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Bearing fruits... that last

Jan 11, 2012, 2:49 PM

« …those who hope in the Lord will renew their strength. They will soar on wings like eagles; they will run and not grow weary, they will walk and not be faint.” (Isaiah 40:31)



“You did not choose me, but I chose you and appointed you to go and bear fruit – fruit that will last.” (John 15.16) 


Trees are identified by their fruits. We distinguish a mango tree by the fruit it bears and there is no gainsaying that. Our Lord Jesus draws an analogy from agriculture. Thus He was speaking a language that His audience could understand. If trees produce fruits as results for their existence, we also as human beings must produce fruits; in other words, positive results.

We are accountable for the lives we live on earth. We cannot afford to live it anyhow. Nobody comes to this world by accident. God’s master plan has a definite purpose and role for us to play. That purpose must be fulfilled, if we are to bear fruits. Our Lord Jesus calls us to a productive and effective life in the different areas of endeavour we have been called to operate in.

Why is Jesus so categorical about producing fruits? The response is found in His statement - “I chose you.” The selection was done by Him; therefore it was not done at random. It was done with the knowledge of what each and every one is capable of accomplishing. We get to know Jesus who is ‘the Way and the Truth and the Life’ (John 14:6) because God has allowed it. “…no one can come to me unless the Father has enabled him.” (John 6:65) Likewise the choice determines the objective for which God created us and for which we have been chosen.

We have not only been chosen but we have also been “appointed to go …” When someone is appointed then s/he is equipped to function in a particular position. That individual is provided with all s/he needs to get the work done. You cannot blame it on your tools, when things go wrong. Our Lord Jesus knows what we need and He provides them so that we might get the work done properly.

In the parable of the talents (Matthew 25:14-30) our Lord Jesus recounted the story of a man who was to embark on a long journey. Prior to his departure, he called his servants and gave them assignments ‘each according to his ability.’ In the parable of the ten minas, the king summoned ten servants and gave them ten minas each, adding; “Put this money to work until I come back.” (Luke 19:13) On their return some had made good use of the talents and minas they had been given, others not.

Like the seeds sown by the sower in one of our Lord Jesus’ parable (Matthew 13), not every seed sown will develop to yield fruits of sixty, eighty and a hundredfold. The concerns and preoccupations of this world get in the way and productivity drops considerably, expectations likewise. In the same manner, not all who have been chosen to bear fruits will be fruitful.

There is a penalty though for this category of servants. The gardener, who is His Father, will come and “cut off every branch that does not bear fruit…” (John 15:1) For positive results we ought to stay connected to the vine otherwise we shall be likened to a branch “that is thrown away and withers; such branches are cut, thrown into the fire and burned.” (John 15:6) The fruit-bearing vine gets special treatment; it is pruned so it can produce more fruit. Our Lord Jesus instructs that we ‘remain’ in Him. “If a man remains in me and I in him, he will bear much fruit; apart from me you can do nothing.” (John 15:5)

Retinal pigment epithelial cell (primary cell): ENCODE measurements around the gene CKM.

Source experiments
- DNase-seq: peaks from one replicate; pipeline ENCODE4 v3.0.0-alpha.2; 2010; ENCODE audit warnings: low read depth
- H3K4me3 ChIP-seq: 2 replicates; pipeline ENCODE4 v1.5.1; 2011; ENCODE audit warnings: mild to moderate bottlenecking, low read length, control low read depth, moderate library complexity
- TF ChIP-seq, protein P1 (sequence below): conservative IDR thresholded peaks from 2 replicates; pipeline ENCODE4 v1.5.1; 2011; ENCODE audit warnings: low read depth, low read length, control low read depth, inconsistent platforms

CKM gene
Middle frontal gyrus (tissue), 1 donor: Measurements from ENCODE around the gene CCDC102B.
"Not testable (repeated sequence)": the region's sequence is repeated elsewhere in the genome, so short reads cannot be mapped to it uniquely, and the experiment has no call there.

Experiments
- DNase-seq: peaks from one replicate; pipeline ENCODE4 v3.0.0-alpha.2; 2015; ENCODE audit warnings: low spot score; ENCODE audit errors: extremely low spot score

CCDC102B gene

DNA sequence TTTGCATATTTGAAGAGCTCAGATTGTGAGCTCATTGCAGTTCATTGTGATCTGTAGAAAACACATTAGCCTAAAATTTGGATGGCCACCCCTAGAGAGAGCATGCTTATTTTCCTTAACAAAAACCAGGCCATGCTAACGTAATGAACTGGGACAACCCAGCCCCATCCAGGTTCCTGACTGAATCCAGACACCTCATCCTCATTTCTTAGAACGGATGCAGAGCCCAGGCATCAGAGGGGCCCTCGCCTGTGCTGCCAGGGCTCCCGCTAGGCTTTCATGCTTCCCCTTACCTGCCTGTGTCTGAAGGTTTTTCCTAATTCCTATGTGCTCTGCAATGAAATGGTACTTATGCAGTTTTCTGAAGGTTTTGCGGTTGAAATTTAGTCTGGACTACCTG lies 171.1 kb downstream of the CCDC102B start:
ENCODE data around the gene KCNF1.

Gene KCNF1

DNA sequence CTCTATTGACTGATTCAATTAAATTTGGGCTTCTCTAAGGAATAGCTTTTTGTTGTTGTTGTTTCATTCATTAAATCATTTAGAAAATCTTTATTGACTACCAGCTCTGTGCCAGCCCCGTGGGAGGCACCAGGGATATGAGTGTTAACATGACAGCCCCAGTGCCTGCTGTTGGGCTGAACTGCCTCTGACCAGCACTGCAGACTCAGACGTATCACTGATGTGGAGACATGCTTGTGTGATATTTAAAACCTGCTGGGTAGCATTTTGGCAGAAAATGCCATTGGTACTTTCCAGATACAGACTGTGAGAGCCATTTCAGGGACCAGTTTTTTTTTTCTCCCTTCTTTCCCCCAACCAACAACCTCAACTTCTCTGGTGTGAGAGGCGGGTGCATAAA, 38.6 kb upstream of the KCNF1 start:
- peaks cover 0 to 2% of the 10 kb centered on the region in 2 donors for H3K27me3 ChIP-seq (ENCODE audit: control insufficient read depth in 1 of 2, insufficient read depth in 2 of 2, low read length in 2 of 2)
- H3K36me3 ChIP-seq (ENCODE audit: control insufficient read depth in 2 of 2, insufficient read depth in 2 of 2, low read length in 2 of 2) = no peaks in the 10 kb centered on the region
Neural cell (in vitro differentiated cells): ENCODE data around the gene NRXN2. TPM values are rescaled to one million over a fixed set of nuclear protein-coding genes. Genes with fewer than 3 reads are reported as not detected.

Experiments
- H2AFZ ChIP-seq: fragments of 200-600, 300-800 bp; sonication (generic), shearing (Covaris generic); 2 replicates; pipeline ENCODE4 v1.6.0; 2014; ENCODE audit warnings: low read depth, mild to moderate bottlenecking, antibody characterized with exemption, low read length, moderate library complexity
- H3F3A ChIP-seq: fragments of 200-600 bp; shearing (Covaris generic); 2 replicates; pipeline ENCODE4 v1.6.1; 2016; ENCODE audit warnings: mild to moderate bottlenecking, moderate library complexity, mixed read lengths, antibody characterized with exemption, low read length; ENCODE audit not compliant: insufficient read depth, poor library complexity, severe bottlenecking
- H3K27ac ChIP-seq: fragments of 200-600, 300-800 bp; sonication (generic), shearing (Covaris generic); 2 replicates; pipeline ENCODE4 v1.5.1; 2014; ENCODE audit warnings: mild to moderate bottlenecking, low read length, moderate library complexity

“Every tree that does not bear good fruit is cut down and thrown into the fire.” (Matthew 7:18)

The Lord is willing to give a second chance to those who do not pull up their socks. “A man had a fig tree, planted in his vineyard and he went to look for fruit on it, but did not find any. So he said to the man who took care of the vineyard, ‘For three years now I’ve been coming to look for fruit on this fig tree and haven’t found any. Cut it down! Why should it use up the soil? “ ‘Sir,’ the man replied, ‘leave it alone for one more year, and I’ll dig around it and fertilise it. If it bears fruit next year, fine! If not, then cut it down.’ ” (Luke 13:6-9) What a verdict! Yes, the axe will come down on any tree that does not bear fruit.

This is the story of our lives. When we seek to carry out our own agenda, we miss the mark and our lives become fruitless and useless because they do not serve the purpose for which God intended it in the first instance. Fruitfulness is a God-pleasing characteristic for every believer. It requires that we remain in Christ, the author and founder of our faith. When we fail to work according to His precepts, to abide in Him, we end up living worthless lives for which we shall be made accountable. Each and every one of us will have to render account on Judgment Day for our accomplishments. There is no way we can escape this.

Our Lord Jesus teaches that “By their fruits we shall know them.” (Matthew 7:16) Our deeds will always catch up with us. We shall be found out in the long or short run. “Do people pick grapes from thornbushes or figs from thistles?” (Matthew 7:16) Definitely not! So it is that a good tree will bear good fruit and a bad tree bad fruit. We cannot continue to do things our own way and expect God’s endorsement.

As we take our first steps in the year 2012, may we examine closely the kind of fruit we have borne during 2011 and seek to bear fruit in keeping with the word of God - fruit that will be visible and durable. May they be fruits for which the Father will say: “Well done, good and faithful servant! Come and share your master’s happiness.” (Matthew 25:23)